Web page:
Like many other countries, the Philippines has a legal framework that allows for establishing special corporations when registering a business. These corporations are subject to specific regulations and requirements in the Philippines’ Revised Corporation Code. In this article, we will delve into setting up two distinct types of special corporations under the Philippine law: Educational Corporations and Religious Corporations. Additionally, we will discuss the concept of One Person Corporations (OPCs) as introduced in the revised code.
Incorporation (SEC. 105)
Both special laws and the general provisions of the Revised Corporation Code govern educational corporations in the Philippines. To establish an educational corporation, you must adhere to these specific regulations.
Board of Trustees (SEC. 106)
The board of trustees for educational institutions organized as nonstock corporations must consist of not less than five (5) and not more than fifteen (15) members. The number of trustees should be in multiples of five (5).
Upon organization, the trustees must classify themselves so that the term of office of one-fifth (1/5) of their number expires yearly. Subsequently, elected trustees will fill vacancies occurring before the expiration of a particular term, serving only for the unexpired period. Trustees elected to fill vacancies caused by the expiration of a term shall hold office for five (5) years. The powers and authority of trustees are defined in the bylaws.
For institutions organized as stock corporations, the number and term of directors are governed by the provisions applicable to stock corporations.
Setting Up an Educational Organization
To establish an educational organization, follow these steps:
- Choose Your Legal Structure: Determine whether you want to establish a nonstock or stock educational corporation based on your specific needs.
- Board of Trustees/Directors: Appoint a board of trustees or directors as required by the chosen legal structure. Ensure that the number and term comply with the regulations.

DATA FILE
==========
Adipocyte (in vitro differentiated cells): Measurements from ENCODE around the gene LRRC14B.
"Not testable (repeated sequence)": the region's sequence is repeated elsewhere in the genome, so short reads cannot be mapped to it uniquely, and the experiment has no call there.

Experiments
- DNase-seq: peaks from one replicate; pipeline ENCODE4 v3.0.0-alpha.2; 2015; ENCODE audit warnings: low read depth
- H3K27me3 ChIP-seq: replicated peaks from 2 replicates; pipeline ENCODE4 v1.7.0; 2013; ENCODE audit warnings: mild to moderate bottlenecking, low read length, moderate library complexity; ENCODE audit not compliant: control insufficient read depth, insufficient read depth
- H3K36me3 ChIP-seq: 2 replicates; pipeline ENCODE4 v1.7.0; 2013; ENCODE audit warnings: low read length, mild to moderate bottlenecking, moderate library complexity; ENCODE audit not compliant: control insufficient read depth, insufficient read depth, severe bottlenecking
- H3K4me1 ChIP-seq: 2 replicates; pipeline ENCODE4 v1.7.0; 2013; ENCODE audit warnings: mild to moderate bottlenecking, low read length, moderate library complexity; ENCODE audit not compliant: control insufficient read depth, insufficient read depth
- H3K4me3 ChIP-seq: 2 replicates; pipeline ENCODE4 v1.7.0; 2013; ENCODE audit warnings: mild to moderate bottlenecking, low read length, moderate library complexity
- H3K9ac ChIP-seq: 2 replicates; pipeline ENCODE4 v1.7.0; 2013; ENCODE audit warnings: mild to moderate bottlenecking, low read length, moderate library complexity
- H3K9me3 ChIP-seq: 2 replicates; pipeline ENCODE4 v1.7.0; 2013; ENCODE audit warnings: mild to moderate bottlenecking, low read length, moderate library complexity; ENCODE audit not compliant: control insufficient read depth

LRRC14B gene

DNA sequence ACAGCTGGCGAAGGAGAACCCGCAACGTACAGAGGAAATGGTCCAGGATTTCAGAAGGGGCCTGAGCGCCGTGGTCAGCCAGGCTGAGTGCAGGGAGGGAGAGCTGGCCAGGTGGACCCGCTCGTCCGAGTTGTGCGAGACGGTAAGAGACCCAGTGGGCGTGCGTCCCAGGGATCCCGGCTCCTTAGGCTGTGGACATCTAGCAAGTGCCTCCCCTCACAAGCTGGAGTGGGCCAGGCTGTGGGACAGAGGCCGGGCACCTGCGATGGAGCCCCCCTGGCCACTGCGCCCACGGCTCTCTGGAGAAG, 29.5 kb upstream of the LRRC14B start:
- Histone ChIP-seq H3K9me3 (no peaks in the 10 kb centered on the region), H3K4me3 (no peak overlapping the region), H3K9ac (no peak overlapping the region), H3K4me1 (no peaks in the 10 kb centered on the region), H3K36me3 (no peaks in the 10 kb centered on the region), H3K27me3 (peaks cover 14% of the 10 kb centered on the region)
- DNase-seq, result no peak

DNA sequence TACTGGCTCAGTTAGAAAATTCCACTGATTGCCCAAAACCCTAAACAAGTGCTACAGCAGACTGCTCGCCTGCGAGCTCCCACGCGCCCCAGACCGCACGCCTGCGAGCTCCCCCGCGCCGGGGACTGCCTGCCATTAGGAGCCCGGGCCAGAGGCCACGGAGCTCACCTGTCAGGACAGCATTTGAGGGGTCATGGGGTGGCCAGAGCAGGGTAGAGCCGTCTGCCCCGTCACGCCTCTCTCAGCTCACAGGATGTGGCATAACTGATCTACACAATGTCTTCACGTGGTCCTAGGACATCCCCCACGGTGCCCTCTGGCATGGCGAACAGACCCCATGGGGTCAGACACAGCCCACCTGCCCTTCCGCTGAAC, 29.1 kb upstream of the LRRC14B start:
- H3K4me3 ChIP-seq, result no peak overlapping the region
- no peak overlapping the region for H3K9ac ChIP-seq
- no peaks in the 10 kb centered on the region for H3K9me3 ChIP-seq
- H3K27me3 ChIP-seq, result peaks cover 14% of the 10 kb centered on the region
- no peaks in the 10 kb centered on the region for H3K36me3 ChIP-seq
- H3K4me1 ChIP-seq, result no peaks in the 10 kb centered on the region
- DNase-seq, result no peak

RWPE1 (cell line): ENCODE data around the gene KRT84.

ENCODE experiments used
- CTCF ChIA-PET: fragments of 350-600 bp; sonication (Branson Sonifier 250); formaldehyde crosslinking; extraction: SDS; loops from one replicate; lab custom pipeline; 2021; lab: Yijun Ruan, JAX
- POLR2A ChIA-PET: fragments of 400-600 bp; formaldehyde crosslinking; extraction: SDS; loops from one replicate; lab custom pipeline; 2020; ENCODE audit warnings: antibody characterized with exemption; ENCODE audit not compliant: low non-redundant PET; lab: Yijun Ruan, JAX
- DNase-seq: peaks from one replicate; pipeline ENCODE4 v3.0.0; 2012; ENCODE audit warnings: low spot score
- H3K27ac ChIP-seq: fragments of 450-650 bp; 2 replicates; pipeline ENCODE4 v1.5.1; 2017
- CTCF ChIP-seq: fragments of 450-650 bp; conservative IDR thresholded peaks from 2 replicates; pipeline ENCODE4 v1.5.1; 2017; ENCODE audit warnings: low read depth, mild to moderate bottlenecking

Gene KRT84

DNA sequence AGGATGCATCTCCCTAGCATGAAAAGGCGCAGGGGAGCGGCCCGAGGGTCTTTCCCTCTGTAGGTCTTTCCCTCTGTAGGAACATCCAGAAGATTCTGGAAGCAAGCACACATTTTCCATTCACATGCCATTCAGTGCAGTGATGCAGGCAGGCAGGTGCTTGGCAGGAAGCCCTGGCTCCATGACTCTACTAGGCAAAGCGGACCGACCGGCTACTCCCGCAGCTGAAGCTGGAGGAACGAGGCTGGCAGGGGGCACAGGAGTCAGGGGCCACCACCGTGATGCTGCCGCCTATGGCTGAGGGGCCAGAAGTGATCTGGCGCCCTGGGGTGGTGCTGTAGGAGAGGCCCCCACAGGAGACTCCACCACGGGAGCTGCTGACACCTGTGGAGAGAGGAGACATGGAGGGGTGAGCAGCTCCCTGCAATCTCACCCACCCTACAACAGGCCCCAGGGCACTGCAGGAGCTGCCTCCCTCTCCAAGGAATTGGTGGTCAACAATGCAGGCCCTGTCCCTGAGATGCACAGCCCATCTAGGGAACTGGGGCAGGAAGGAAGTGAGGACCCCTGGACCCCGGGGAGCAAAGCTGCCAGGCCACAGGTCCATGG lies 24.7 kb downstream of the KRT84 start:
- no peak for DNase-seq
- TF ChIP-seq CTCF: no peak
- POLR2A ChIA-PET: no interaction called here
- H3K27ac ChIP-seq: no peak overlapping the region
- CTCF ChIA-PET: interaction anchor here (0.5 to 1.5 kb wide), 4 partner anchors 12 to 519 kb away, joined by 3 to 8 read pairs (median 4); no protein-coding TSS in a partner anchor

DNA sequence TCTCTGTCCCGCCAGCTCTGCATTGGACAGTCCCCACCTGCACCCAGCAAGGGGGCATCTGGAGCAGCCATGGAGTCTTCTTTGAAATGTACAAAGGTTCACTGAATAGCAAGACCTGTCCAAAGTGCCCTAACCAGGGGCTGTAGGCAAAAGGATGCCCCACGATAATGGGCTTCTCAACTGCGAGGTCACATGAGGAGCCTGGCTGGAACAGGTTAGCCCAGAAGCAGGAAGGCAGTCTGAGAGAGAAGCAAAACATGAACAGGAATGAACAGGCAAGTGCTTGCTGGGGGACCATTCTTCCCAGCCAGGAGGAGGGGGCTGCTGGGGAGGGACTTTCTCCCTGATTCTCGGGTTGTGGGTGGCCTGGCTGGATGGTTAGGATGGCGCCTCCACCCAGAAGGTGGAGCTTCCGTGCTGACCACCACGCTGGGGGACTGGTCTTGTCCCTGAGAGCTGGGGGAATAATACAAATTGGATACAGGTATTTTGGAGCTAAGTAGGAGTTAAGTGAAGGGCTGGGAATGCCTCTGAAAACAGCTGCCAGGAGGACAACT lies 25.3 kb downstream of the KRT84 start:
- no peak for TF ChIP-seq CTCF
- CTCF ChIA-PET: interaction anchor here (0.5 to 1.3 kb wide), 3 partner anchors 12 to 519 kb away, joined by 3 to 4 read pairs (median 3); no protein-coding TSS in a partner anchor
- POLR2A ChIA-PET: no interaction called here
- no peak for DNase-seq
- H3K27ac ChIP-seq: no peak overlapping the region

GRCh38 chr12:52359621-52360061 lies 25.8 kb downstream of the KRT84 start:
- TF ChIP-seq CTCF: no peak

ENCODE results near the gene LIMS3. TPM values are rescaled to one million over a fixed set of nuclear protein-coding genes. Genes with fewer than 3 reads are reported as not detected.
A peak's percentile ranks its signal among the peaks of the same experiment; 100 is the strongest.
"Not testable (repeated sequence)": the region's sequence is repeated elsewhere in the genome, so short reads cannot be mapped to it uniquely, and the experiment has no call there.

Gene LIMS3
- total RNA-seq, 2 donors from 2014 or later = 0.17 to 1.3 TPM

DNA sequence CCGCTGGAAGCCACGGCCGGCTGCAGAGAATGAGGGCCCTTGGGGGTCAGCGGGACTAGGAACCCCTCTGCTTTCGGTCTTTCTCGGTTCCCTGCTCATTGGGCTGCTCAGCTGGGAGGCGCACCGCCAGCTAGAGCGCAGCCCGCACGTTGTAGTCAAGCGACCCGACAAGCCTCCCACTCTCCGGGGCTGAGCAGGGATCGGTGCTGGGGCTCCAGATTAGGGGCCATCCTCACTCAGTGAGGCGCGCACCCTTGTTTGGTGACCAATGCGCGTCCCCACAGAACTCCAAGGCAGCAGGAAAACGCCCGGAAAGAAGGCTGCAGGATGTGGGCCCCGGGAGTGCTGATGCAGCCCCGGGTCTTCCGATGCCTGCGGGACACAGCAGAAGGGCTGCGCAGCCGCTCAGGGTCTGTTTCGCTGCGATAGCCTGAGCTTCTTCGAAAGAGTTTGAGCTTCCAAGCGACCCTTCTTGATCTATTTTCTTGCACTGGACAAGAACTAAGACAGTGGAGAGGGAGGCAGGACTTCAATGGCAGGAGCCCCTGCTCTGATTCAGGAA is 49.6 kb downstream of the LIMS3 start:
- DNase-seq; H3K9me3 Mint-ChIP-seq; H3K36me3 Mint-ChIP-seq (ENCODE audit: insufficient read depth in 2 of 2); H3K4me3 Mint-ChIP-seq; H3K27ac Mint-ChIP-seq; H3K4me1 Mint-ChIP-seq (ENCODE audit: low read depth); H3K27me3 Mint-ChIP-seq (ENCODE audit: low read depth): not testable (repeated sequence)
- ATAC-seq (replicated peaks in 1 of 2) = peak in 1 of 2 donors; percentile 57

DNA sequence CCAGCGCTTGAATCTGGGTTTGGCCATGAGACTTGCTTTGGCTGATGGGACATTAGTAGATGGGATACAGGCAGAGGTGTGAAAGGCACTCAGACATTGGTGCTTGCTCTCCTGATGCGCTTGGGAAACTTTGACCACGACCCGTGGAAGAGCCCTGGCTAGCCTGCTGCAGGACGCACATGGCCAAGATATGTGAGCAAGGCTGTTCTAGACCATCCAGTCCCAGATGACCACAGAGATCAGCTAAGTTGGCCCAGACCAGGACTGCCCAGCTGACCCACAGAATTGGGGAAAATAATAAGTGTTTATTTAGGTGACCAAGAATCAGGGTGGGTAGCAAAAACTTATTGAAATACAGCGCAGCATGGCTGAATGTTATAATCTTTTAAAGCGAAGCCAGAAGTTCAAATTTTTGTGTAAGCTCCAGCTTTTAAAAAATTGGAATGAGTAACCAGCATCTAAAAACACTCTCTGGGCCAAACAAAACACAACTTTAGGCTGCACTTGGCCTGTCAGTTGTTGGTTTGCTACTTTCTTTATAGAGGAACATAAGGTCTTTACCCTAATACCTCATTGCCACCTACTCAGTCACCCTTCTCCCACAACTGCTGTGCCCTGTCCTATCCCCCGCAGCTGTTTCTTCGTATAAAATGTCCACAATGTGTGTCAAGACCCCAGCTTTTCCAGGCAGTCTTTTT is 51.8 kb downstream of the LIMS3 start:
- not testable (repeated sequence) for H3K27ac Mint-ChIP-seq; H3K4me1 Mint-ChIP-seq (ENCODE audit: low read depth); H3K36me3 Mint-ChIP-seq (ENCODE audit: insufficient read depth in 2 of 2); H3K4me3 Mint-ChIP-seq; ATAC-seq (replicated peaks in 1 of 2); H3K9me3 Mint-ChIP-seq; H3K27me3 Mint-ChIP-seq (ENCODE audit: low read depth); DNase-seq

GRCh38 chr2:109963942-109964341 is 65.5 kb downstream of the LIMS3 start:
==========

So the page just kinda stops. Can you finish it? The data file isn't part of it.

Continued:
- Draft Articles of Incorporation: Prepare articles of incorporation specifying the educational institution’s purpose, rules, and regulations. Include information about the initial board of trustees or directors.
- File with the Commission: Submit the articles of incorporation to the appropriate government authority, accompanied by the necessary documentation, and pay the required fees.
- Define Your Bylaws: Develop bylaws that outline the powers and authority of the board of trustees or directors, among other organizational guidelines.
- Begin Operations: Once approved, you can commence operations as an educational organization.
Classes of Religious Corporations (SEC. 107)
Religious corporations in the Philippines can be classified into two categories: corporations sole and religious societies. These entities are governed by the provisions outlined in Chapter II of the Revised Corporation Code.
Corporation Sole (SEC. 108)
A corporation sole is a legal entity formed to administer and manage the affairs, property, and temporalities of a religious denomination, sect, or church. It is established by the chief archbishop, bishop, priest, minister, rabbi, or other presiding elder of the respective religious entity.
Articles of Incorporation (SEC. 109)
To become a corporation sole, the religious leader must file articles of incorporation with the Commission. These articles must include essential information such as the religious denomination, consistency with religious rules, and the jurisdiction within the Philippines where the corporation’s sole principal office is to be located.